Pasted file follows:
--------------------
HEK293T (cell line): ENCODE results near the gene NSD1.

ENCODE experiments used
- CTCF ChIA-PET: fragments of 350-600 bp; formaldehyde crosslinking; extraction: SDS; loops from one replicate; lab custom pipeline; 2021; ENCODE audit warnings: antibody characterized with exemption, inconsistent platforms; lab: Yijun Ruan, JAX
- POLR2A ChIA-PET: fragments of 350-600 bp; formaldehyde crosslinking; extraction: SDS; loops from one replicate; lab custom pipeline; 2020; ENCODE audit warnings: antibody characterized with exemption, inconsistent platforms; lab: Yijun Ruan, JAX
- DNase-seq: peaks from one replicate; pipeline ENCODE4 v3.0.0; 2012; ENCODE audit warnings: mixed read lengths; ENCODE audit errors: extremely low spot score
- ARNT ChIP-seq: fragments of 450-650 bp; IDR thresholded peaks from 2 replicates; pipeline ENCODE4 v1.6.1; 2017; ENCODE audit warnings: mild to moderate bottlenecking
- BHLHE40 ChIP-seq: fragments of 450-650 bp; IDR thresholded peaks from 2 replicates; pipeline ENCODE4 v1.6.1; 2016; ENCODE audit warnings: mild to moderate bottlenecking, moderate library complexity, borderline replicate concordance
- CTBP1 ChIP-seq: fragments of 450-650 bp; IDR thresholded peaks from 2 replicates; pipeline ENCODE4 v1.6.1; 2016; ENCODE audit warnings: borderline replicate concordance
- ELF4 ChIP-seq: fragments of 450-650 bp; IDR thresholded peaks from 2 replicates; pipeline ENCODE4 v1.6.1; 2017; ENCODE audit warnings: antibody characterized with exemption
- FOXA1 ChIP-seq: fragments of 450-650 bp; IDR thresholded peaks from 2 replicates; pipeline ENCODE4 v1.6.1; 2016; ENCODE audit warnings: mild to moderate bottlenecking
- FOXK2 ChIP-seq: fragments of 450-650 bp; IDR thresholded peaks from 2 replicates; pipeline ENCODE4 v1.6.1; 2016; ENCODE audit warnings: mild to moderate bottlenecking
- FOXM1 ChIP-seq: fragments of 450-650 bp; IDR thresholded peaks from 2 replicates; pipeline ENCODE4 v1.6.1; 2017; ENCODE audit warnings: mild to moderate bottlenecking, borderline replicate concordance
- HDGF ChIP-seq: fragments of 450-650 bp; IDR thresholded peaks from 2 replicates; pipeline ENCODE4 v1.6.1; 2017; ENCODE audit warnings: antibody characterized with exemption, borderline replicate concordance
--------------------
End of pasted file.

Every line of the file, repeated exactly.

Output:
HEK293T (cell line): ENCODE results near the gene NSD1.

ENCODE experiments used
- CTCF ChIA-PET: fragments of 350-600 bp; formaldehyde crosslinking; extraction: SDS; loops from one replicate; lab custom pipeline; 2021; ENCODE audit warnings: antibody characterized with exemption, inconsistent platforms; lab: Yijun Ruan, JAX
- POLR2A ChIA-PET: fragments of 350-600 bp; formaldehyde crosslinking; extraction: SDS; loops from one replicate; lab custom pipeline; 2020; ENCODE audit warnings: antibody characterized with exemption, inconsistent platforms; lab: Yijun Ruan, JAX
- DNase-seq: peaks from one replicate; pipeline ENCODE4 v3.0.0; 2012; ENCODE audit warnings: mixed read lengths; ENCODE audit errors: extremely low spot score
- ARNT ChIP-seq: fragments of 450-650 bp; IDR thresholded peaks from 2 replicates; pipeline ENCODE4 v1.6.1; 2017; ENCODE audit warnings: mild to moderate bottlenecking
- BHLHE40 ChIP-seq: fragments of 450-650 bp; IDR thresholded peaks from 2 replicates; pipeline ENCODE4 v1.6.1; 2016; ENCODE audit warnings: mild to moderate bottlenecking, moderate library complexity, borderline replicate concordance
- CTBP1 ChIP-seq: fragments of 450-650 bp; IDR thresholded peaks from 2 replicates; pipeline ENCODE4 v1.6.1; 2016; ENCODE audit warnings: borderline replicate concordance
- ELF4 ChIP-seq: fragments of 450-650 bp; IDR thresholded peaks from 2 replicates; pipeline ENCODE4 v1.6.1; 2017; ENCODE audit warnings: antibody characterized with exemption
- FOXA1 ChIP-seq: fragments of 450-650 bp; IDR thresholded peaks from 2 replicates; pipeline ENCODE4 v1.6.1; 2016; ENCODE audit warnings: mild to moderate bottlenecking
- FOXK2 ChIP-seq: fragments of 450-650 bp; IDR thresholded peaks from 2 replicates; pipeline ENCODE4 v1.6.1; 2016; ENCODE audit warnings: mild to moderate bottlenecking
- FOXM1 ChIP-seq: fragments of 450-650 bp; IDR thresholded peaks from 2 replicates; pipeline ENCODE4 v1.6.1; 2017; ENCODE audit warnings: mild to moderate bottlenecking, borderline replicate concordance
- HDGF ChIP-seq: fragments of 450-650 bp; IDR thresholded peaks from 2 replicates; pipeline ENCODE4 v1.6.1; 2017; ENCODE audit warnings: antibody characterized with exemption, borderline replicate concordance